After taking a back seat through the Pyrénées, the battle for the green points jersey will move center-stage in the homestretch to Paris. While Crédit Agricole’s Thor Hushovd remains within striking distance, it looks it’ll be a showdown between two Aussies: Baden Cooke (, who has led the competition since stage 7, and defending champion Robbie McEwen (Lotto-Domo).

The pair is separated by just 8 points and the fight for the mid-race points sprints and finish line sprints will be one of the Tour’s main storylines in its closing days.

“I feel pretty good after getting through the Pyrénées,” said McEwen, who’s yet to win a stage this year. “I’m ready for what lies ahead. My crash (in stage 13) was a bit of a scare because I fell hard right at the same place I injured myself in my other crash (in stage 7), but it’s healing up okay.”

Cooke, meanwhile, is the only rider who managed to win a sprint stage in the Tour’s first week that was hogged by Italian Alessandro Petacchi (Fassa Bortolo), who won four times before skipping out of the Tour at the first stretch of steep roads.

“Having the green jersey has given me a lot of confidence,” Cooke said. “I know from last year I can finish the Tour stronger than other riders. It will be close with Robbie, but I’ve come through the mountains okay. It’s not as though I haven’t been thinking about what lies ahead with the green jersey on my back to look at every day.”

1. Baden Cooke, – 156 points
2. Robbie McEwen, Lotto-Domo – 148
3. Thor Hushovd, Credit Agricole – 134
4. Erik Zabel, Telekom – 126
5. Stuart O’Grady, Credit Agricole – 122

CSC leads team competition
Team CSC leads the team competition going into the Tour’s final five days of racing and is among just five squads that have their entire nine-man rosters intact. Other teams with complete lineups are U.S. Postal-Berry Floor,, Quick Step-Davitamon and Brioches La Boulangère.

The team competition is scored on the combined times of the top three riders from teams in each stage. The winner of the team competition is guaranteed an invitation to next year’s Tour.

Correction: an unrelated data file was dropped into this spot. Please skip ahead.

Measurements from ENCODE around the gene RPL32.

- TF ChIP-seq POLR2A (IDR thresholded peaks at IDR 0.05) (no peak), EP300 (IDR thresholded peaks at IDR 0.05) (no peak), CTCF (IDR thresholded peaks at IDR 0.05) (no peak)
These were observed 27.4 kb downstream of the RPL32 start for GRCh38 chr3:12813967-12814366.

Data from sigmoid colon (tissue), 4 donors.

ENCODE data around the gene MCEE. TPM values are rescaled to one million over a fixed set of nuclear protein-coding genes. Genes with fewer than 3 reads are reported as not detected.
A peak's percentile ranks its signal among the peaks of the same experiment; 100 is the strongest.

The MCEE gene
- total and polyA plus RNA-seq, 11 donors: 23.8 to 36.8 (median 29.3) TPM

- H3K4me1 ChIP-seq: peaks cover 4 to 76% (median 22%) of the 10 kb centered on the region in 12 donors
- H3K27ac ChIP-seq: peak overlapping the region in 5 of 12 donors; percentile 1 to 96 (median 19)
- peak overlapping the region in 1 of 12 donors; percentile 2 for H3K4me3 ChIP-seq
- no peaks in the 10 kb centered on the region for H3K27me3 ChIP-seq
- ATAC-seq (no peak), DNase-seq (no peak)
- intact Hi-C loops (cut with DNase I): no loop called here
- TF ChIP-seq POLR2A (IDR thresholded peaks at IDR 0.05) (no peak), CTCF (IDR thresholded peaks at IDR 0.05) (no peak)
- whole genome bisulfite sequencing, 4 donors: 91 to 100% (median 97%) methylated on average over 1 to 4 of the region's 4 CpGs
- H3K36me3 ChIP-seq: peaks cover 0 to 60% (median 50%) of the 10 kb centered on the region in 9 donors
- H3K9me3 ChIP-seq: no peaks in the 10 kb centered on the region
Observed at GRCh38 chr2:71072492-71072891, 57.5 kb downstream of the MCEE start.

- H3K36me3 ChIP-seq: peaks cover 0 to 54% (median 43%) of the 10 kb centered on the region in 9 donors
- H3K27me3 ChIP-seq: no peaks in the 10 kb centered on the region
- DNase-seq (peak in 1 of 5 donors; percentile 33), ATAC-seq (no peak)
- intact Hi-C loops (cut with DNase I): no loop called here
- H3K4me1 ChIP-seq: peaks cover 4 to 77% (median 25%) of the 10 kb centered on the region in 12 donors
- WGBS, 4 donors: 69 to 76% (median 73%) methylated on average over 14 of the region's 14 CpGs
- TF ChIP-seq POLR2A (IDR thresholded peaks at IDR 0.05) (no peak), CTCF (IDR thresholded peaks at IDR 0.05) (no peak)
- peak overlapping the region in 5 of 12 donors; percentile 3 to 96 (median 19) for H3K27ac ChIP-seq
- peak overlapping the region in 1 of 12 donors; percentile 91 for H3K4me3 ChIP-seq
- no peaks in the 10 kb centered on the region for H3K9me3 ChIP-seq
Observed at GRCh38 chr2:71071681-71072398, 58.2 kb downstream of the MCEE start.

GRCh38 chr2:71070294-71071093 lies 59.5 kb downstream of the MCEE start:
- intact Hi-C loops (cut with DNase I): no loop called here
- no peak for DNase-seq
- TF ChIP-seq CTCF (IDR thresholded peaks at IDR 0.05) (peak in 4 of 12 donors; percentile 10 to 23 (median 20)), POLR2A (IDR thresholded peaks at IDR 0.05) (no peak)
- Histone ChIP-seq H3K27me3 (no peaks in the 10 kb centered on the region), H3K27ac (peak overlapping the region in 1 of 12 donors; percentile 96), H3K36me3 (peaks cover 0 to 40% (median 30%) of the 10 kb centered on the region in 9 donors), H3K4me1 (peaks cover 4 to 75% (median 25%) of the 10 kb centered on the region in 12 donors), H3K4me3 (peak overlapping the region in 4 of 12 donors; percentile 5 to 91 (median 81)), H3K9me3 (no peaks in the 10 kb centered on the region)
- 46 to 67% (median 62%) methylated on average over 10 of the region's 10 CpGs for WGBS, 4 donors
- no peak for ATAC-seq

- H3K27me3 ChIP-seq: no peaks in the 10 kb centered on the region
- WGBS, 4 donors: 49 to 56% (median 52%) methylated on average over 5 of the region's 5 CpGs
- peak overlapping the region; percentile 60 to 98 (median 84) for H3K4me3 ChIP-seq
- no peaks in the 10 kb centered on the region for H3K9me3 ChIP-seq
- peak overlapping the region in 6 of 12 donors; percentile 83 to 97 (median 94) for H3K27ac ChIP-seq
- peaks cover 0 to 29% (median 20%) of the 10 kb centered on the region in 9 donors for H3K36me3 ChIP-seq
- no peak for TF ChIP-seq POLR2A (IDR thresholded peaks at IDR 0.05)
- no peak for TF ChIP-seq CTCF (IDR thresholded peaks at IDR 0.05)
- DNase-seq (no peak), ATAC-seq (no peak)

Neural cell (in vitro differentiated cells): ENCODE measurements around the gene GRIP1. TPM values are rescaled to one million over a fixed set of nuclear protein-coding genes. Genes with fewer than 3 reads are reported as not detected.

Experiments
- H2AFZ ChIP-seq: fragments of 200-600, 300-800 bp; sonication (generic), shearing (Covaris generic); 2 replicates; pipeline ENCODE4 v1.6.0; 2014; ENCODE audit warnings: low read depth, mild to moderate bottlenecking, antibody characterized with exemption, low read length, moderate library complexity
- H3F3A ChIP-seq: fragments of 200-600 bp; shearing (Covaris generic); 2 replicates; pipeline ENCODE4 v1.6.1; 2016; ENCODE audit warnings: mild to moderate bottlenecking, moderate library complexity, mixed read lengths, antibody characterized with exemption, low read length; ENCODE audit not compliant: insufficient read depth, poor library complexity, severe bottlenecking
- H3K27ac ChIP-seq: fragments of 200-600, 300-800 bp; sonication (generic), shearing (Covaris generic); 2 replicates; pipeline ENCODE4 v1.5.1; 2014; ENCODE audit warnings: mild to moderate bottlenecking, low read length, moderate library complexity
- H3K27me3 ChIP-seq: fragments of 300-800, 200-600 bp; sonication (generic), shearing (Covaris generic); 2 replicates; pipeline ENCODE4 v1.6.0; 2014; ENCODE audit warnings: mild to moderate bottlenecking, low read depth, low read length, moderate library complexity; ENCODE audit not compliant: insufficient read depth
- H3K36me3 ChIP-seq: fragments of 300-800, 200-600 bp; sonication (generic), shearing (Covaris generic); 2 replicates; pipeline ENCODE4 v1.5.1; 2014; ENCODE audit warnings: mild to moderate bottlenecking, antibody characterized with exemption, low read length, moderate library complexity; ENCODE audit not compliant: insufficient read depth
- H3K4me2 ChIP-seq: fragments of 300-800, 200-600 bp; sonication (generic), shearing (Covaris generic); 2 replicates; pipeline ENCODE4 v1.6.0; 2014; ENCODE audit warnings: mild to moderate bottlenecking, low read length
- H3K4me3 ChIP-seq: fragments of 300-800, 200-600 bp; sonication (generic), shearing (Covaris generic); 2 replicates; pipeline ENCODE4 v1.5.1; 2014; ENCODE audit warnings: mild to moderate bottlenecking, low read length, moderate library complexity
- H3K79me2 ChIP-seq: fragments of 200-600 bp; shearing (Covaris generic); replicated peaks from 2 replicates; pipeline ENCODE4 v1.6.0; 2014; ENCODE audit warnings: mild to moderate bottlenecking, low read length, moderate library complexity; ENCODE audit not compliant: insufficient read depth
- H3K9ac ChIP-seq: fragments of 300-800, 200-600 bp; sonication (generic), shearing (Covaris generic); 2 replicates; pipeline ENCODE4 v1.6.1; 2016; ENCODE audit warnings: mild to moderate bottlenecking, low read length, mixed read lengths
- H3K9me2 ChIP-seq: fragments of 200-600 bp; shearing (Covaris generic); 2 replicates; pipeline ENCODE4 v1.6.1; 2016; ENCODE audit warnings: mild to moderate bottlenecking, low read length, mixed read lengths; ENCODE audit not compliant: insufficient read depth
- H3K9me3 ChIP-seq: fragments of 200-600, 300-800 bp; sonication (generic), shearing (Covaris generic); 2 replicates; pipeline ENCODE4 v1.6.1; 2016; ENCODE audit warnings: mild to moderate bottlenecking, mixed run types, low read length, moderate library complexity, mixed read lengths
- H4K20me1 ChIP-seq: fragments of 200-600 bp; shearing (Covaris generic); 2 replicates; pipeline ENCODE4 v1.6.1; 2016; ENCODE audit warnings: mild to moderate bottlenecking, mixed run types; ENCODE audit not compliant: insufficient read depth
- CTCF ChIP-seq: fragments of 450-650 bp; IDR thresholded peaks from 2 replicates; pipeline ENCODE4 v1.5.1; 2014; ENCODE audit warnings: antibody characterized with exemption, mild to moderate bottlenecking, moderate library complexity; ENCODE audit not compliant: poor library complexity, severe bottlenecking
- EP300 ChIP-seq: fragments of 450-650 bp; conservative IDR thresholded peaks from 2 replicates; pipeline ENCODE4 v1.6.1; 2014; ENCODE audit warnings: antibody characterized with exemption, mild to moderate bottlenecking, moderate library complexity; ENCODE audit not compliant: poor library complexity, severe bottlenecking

1. Team CSC, 194:34:02
2. Euskaltel-Euskadi, at 6:58
3. U.S. Postal-Berry Floor, at 14:08
4., at16:43
5. Bianchi, at 59:13

Top riders tested
The leading six riders in the Tour were blood tested in their hotels on Tuesday morning, organizers said. Riders from U.S. Postal, Bianchi, Telekom, Euskaltel and Fassa Bortolo were tested between 7 a.m. and 8 a.m. by UCI officials. Tests revealed hematocrit levels to be below the 50-percent legal limit and all were declared “fit” to continue racing.

Euskaltel, ag2r to continue
Two teams currently in the Tour de France have received confirmation from their existing sponsors they will stay in the sport.

Euskaltel-Euskadi announced it will continue sponsoring the distinctive orange-clad Basque team through 2006. The Euskaltel telephone company will boost its support for the team to 3 million euros per year, while the remainder of the team’s 4.7 million euros (about $5 million) per year budget is covered by Basque government institutions as well as subscriptions from some 2900 members of a local Basque foundation.

The big question for the team is whether it can retain the services of rising star Iban Mayo, winner of the Tour of the Basque Country as well as runner-up at the Dauphiné Libéré and Liège-Bastogne-Liège. Mayo could be lured away by lucrative offers from foreign teams.

Ag2r, meanwhile, received the good news that the French insurance company will extend its sponsorship through 2005 the same day that the team had the tragic news that team rider Lauri Aus had died in a training accident. Team manager Vincent Lavenu has already re-signed several riders for 2004, including Nicolas Portal, Iñigo Chaurreau and Jan Kirsipuu.